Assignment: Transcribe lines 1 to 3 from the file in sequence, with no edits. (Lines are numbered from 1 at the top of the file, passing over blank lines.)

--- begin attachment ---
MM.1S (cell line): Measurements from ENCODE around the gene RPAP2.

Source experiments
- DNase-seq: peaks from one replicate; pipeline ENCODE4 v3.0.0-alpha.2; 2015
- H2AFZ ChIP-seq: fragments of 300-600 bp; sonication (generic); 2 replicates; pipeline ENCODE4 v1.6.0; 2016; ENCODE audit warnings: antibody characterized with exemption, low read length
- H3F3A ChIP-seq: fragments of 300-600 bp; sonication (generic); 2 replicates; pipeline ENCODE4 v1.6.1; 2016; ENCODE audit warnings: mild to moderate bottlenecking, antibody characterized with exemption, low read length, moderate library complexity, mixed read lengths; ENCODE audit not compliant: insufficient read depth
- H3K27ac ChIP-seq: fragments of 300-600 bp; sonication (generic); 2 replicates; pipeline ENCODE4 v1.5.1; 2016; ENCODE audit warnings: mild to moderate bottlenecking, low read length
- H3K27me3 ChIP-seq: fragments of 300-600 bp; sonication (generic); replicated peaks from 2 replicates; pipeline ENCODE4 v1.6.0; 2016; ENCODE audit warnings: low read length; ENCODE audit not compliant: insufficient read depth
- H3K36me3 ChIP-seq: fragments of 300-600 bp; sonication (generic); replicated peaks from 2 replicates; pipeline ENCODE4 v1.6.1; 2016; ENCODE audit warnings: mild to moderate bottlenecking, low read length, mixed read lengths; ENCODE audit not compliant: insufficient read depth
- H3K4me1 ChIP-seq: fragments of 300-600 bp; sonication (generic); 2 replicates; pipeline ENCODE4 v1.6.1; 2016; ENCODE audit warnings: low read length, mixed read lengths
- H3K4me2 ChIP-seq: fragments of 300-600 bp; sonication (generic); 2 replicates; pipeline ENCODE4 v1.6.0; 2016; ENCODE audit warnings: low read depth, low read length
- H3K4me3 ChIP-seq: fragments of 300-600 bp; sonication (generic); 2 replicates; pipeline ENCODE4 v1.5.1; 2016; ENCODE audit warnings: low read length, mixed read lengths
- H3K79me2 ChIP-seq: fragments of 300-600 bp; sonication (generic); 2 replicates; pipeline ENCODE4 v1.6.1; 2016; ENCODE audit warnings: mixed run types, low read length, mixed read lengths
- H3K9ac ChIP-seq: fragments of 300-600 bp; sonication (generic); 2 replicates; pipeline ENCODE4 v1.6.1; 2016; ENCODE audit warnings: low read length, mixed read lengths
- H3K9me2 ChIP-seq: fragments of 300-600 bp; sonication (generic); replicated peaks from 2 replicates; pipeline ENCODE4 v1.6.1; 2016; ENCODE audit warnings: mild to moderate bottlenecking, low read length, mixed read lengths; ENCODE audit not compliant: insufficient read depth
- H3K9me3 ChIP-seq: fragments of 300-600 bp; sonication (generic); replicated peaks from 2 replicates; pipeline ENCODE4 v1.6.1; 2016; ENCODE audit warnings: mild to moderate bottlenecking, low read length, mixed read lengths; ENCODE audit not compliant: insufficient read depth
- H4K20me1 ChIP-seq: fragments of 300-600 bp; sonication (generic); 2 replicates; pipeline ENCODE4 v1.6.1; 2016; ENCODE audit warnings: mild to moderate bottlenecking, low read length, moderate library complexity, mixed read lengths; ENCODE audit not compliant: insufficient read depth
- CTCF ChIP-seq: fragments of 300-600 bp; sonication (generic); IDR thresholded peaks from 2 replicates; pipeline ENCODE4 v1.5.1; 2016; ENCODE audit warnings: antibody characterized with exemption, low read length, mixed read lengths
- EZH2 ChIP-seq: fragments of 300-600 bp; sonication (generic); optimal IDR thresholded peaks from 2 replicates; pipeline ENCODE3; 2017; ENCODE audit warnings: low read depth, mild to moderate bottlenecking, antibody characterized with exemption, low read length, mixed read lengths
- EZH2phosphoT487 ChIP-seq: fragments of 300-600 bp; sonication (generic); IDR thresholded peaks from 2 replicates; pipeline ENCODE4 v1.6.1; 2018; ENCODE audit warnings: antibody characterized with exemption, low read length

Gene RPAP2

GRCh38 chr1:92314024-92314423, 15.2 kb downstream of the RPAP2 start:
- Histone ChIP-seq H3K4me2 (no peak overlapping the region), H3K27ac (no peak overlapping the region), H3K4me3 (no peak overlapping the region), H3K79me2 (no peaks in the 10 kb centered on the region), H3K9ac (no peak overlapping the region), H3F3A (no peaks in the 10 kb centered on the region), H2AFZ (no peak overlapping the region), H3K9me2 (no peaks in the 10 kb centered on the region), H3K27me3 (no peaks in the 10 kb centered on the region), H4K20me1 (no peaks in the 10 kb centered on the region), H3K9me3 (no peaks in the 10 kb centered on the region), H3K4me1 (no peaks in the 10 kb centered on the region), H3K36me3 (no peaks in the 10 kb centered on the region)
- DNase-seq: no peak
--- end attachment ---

MM.1S (cell line): Measurements from ENCODE around the gene RPAP2.

Source experiments
- DNase-seq: peaks from one replicate; pipeline ENCODE4 v3.0.0-alpha.2; 2015